Dementia is defined as a marked decline in cognitive function that is severe enough to affect social and occupational functioning.1 The most common form of dementia is Alzheimer's disease, although many other conditions can cause dementia, including vascular dementia, Frontotemporal dementia (FTD), dementia with Lewy bodies, Parkinson's with dementia, and mixed dementia. Other less common disorders can also cause symptoms of dementias.2

At the end of 2010, there were 35.6 million people with dementia globally; 58% of whom were in middle-income countries. Dementia is projected to rapidly increase in the near future, by nearly 63% (relative to 2010 levels; i.e. to 65.7 million cases) in 2030 and by 71% (relative to 2010 levels; i.e. to 115.4 million cases) in 2050.3 Dementia is therefore a growing global health concern, especially in low- and middle-income countries (LMIC) where there are major gaps in the availability of services. In Latin America, population ageing further adds to poor socioeconomic conditions in producing a critical scenario.4

Early identification of cognitive impairment can allow for timely intervention, thereby slowing down the progression of the disease. This can be especially beneficial in cases where the treatment does not modify the natural course of the disease.5 Thus, the need for further research on early diagnosis of Alzheimer's disease, as well as on identifying the root cause of neurodegeneration and cognitive impairment, has been stressed in various studies as a means of prevention and control of disease progression globally.6,7

A study reported that generalists detect <40% of patients with cognitive impairment, with failure rates proving highest in preclinical and prodromal stages than in patients with established dementia (56% versus 19%).8 In this context, access to brief cognitive tests (BCTs) is essential to increase detection in outpatient consultations, whether as a screening test or to confirm a diagnosis in persons suspected of having cognitive impairment.9-11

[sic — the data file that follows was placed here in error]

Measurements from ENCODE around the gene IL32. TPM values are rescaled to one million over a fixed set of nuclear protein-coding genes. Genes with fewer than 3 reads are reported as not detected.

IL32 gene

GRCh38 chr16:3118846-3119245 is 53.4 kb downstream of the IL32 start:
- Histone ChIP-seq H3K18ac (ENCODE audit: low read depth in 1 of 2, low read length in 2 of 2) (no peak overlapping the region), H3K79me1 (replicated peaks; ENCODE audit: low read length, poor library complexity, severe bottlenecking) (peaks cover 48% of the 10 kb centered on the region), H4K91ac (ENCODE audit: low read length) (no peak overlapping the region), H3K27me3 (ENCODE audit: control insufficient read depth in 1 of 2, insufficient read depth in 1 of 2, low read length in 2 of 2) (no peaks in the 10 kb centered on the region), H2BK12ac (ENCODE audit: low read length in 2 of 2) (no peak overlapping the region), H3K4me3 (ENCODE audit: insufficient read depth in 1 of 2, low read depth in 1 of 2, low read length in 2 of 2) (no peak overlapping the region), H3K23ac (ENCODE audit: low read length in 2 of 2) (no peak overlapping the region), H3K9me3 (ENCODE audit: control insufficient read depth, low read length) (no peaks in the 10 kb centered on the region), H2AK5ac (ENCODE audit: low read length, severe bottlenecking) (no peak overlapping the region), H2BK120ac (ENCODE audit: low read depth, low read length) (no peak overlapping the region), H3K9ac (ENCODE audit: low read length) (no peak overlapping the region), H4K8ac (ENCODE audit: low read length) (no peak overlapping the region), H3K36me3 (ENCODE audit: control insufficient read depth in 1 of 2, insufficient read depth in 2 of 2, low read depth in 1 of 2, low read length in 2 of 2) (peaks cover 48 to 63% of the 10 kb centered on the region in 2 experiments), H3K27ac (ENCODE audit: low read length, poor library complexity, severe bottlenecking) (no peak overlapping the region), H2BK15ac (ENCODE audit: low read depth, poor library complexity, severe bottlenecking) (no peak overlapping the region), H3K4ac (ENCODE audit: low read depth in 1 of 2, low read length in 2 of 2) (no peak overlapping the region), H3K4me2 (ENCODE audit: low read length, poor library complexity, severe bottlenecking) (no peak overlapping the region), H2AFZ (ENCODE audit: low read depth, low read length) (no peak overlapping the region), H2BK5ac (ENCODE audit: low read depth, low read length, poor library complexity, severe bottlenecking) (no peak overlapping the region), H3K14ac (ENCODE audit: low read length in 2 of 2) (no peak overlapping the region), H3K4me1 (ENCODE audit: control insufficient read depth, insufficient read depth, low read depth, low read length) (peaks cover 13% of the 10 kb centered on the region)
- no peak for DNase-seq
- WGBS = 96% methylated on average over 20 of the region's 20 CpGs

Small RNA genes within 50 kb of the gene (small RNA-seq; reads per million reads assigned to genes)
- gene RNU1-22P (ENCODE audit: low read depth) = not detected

One of the main drivers behind this study was to inform the medical community of existing validated BCTs for cognitive impairment. Understanding which BCTs have been validated would also help to identify existing research gaps and hence the research needs which might be prioritized in the future.

The study objective was to create a systematic map to identify and describe the properties of BCTs in Peru.


Study design

We conducted a systematic mapping review of scientific articles on BCTs published in indexed journals based on a protocol that addressed the overarching objective of the study with the following research questions:

RQ1. What are the BCTs validated in Peruvian populations according to scientific literature in both English and Spanish from inception to 2018?

RQ2. What type of research is being conducted on BCTs in relation to screening and diagnosis for cognitive impairment (e.g. methodology, type of disorder, age, sex, education)?

The properties of BCTs are: 1) ease of use, simplicity and short administration time (no more than 5-10 minutes for primary care doctors and specialists, respectively) and training; 2) objective evaluation, unequivocal (free of complex instructions) and straightforward assessment (without the need for additional instruments); 3) user-friendly and ecologically friendly (does not generate rejection in the individual being evaluated; 4) validated within the context in which it will be applied (independent of personal , sociodemographic, ethnic, or cultural characteristics); and 5) flexible to be adapted for use in other contexts.12